When a child is diagnosed with tethered spinal cord syndrome, the entire family is involved in the treatment process. We are dedicated to providing outstanding care that treats your child as an individual and are committed to including you in the treatment process at every step of the way.
Here at Boston Children's Hospital—the birthplace of pediatric neurosurgery—you and your child will be cared for by experts from several key disciplines, all working together to develop the best possible treatment plan. Our neurosurgeons, nurses, radiologists, anesthesiologists and other health professionals involved in our dedicated Tethered Spinal Cord Syndrome Program are specially trained in surgical and medical procedures for children, with an emphasis on using minimally invasive operations whenever possible.
For many children, surgery to “untether” the spinal cord is the best (and only) treatment for the disorder. Surgical approaches for tethered spinal cord syndrome can vary widely in duration and complexity, depending on:
- the cause of the tethering
- how much surrounding tissue is affected
- the child's overall health and well-being
Thick or fatty filum terminale
When the tethering process is caused by a thick or fatty filum terminale connecting the spinal cord to the backbone, the untethering surgery is relatively quick and simple. The neurosurgeon makes a small incision in the child's lower back and creates an opening between two bones in the lower spine. This exposes the filum terminale, and the surgeon cuts the problematic connection. The procedure is straightforward with minimal risks of complications or damage to the normal nerves in the vicinity.
Most children who undergo surgery for a thickened or fatty filum terminale only need to stay in the hospital for two to three days. They typically need some medication to manage pain for the first couple of days after the operation.
Tumors or fatty masses
Untethering surgery is more involved in children who have tumors or fatty deposits on the spinal cord. For some of these children, the mass responsible for tethering the spinal cord has grown well into the tissues of the back, enveloping sensitive nerve roots responsible for strength and sensations in the legs, bowel or bladder. This type of surgery poses a risk of impacting normal, healthy nerves and causing neurological problems. Other possible complications can include:
- difficult healing at the site of the incision because of insufficient muscles and ligaments overlying the child's spinal cord
- leakage of cerebrospinal fluid from the incision site
At Children's, we use the most sophisticated technology available to help reduce the bulk of tethering masses, while limiting manipulation of the spinal cord itself. Examples include:
the contact YAG (yttrium-aluminum-garnet) and CO2 laser, which use high-energy beams of light to puncture or cut away precise areas of tissue
the operating microscope, a highly sensitive microscope capable of great levels of magnification and comprised of special, sterilized parts. This microscope is used in virtually all untethering surgeries at Children's.
ultrasonic bone cutting scalpel if bone removal is needed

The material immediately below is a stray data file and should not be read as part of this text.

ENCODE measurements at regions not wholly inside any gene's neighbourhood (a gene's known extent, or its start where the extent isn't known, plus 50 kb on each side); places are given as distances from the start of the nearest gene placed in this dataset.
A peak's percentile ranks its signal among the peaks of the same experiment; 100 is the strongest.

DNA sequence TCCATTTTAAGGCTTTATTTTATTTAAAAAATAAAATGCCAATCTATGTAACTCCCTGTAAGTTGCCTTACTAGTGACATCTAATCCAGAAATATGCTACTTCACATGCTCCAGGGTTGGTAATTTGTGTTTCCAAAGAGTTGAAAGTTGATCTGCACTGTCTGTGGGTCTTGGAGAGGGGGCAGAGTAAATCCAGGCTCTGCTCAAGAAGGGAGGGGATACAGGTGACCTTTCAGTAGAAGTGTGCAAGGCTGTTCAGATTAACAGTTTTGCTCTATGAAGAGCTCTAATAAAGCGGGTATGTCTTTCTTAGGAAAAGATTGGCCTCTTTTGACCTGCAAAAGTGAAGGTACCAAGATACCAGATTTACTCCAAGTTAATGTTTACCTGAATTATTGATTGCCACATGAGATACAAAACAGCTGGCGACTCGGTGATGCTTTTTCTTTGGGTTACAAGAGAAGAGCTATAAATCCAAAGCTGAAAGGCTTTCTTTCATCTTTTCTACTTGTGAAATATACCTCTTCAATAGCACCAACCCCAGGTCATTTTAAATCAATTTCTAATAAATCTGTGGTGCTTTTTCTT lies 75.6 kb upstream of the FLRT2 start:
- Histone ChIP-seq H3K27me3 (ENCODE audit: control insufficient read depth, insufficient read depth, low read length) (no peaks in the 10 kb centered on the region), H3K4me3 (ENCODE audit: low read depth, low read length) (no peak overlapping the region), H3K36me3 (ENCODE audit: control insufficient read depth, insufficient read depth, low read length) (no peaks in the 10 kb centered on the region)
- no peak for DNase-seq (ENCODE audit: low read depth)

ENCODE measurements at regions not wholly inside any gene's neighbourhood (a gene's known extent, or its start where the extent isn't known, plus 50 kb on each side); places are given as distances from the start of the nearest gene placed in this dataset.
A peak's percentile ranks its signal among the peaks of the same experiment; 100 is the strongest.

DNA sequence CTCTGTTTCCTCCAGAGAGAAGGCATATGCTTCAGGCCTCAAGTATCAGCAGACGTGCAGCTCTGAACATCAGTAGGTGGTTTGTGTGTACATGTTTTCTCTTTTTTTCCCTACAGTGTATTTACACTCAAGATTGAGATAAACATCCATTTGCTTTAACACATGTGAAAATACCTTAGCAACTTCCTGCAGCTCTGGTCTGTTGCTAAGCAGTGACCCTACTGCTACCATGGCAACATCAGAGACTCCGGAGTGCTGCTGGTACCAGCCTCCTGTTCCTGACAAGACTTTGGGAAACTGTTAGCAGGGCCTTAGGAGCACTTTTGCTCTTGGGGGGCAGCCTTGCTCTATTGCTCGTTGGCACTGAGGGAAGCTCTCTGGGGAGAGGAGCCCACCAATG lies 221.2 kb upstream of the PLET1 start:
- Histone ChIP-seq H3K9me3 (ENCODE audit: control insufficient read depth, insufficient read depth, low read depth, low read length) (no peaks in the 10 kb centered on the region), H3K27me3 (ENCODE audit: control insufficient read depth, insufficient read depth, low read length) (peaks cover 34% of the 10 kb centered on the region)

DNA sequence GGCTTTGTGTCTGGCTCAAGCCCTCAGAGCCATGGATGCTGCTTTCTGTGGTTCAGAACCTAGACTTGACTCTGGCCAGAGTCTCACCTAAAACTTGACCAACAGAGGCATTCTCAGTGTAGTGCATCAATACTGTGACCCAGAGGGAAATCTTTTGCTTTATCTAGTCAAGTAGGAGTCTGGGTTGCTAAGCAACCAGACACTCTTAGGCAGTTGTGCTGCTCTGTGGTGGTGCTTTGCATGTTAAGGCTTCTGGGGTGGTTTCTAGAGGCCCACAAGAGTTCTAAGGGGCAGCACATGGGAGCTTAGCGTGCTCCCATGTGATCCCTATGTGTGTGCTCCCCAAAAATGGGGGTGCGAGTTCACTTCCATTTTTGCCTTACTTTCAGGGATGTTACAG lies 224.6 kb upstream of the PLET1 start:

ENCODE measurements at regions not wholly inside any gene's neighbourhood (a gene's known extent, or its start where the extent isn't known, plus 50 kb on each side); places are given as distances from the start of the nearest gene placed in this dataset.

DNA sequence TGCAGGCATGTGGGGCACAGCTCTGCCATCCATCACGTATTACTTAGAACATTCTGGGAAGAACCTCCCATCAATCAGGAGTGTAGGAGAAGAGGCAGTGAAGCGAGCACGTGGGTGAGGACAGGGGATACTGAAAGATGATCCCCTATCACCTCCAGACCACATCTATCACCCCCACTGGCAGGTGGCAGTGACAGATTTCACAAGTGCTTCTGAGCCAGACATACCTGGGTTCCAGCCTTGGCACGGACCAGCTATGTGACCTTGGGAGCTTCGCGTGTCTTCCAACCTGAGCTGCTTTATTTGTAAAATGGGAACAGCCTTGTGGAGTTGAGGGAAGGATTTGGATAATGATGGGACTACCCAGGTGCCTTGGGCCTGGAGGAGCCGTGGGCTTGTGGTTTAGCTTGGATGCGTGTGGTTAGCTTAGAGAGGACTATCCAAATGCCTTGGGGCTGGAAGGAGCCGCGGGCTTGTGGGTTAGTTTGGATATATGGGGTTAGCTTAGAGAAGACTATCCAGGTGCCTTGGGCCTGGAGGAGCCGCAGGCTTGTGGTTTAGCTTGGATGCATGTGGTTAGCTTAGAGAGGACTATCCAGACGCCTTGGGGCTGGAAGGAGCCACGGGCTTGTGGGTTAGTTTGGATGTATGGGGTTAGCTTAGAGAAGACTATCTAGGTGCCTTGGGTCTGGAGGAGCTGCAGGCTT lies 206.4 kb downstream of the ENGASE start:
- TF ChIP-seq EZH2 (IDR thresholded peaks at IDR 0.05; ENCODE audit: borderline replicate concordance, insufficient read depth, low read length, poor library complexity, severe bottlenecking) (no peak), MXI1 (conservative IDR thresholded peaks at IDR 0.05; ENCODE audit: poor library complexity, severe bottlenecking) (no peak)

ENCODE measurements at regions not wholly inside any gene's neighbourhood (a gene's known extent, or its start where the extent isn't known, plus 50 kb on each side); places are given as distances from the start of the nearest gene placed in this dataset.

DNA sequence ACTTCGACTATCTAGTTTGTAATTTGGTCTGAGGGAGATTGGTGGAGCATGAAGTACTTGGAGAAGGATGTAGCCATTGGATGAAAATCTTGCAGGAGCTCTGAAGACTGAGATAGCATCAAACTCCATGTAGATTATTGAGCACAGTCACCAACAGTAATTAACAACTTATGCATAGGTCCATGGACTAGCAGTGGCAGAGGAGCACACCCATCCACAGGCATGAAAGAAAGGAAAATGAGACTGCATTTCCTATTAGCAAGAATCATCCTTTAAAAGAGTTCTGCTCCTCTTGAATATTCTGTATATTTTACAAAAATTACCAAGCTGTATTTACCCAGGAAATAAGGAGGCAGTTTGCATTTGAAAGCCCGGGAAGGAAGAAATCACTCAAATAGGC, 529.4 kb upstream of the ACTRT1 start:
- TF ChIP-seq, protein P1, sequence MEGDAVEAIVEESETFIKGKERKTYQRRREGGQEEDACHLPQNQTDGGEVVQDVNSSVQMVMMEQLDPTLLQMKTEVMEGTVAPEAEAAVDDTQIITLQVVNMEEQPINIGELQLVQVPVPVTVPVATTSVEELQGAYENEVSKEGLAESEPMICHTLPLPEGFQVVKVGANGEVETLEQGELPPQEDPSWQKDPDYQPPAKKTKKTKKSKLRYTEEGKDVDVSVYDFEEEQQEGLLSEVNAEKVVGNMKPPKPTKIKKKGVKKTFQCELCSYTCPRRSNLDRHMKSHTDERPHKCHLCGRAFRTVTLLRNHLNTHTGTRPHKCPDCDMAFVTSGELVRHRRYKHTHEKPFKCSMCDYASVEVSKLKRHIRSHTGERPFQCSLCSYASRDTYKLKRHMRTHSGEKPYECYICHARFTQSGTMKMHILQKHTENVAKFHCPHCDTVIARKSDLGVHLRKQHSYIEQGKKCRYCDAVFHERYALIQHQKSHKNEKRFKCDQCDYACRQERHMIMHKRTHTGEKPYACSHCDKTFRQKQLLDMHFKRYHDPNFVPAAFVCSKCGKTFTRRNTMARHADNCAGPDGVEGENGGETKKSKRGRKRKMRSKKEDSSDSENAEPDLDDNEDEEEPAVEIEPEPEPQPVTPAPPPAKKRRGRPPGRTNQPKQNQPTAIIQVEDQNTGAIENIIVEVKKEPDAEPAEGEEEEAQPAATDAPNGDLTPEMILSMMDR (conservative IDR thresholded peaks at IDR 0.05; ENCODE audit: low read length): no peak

spinal cord monitoring
Most children who have tethering surgery involving a large mass are in the hospital for a 4-7 days. We take great caution to ensure proper healing of the wound. In addition to pain medication, we may also recommend that your child have an extended period of bed rest.
Your treating neurosurgeon can provide you and your family with the most specific and detailed recommendations for your child's surgical treatment. You are an essential part of the treatment team, and should always feel comfortable asking questions about the potential costs—as well as the likely benefits—associated with the proposed surgery.
Precautions taken during surgery
Your child's treatment team will closely monitor her status before, during and after surgery. Among the precautions taken by the surgical team are:
monitoring the function of nerves in the legs, bowel and bladder
continuously testing the bodily structures in the area of the surgery to ensure no healthy, normal organs or tissues are divided during the operation
checking the electrical signals transmitted by the rectal muscles during surgery (the nerves supplying the rectum also supply the bladder)
using transparent drapes to cover the child during surgery, allowing clinicians to see and feel muscle contractions throughout the procedure
Tethered spinal cord syndrome itself can't be treated with medication. But for some children, the pain associated with tethered cord can be managed with one or more of the following types of medication:
analgesics (painkillers)—these drugs relieve pain by acting on the nervous system. They do not cause sedation.
muscle relaxants—these drugs prevent painful spasms by suppressing muscle contractions. They can be especially helpful in reducing spasticity (.pdf file) caused by conditions such as spina bifida and cerebral palsy, and can be beneficial in some instances of urinary incontinence.
Your clinician will tell you whether medication is safe and advisable for your child—and, if so, which drugs and dosages are recommended. Medications should only be taken exactly as prescribed by your child's doctor.
Learn more about commonly prescribed medications.
Monitoring and long-term follow-up
The exact course of treatment and follow-up after your child's untethering surgery depends on the type of surgery and the extent of the tethering.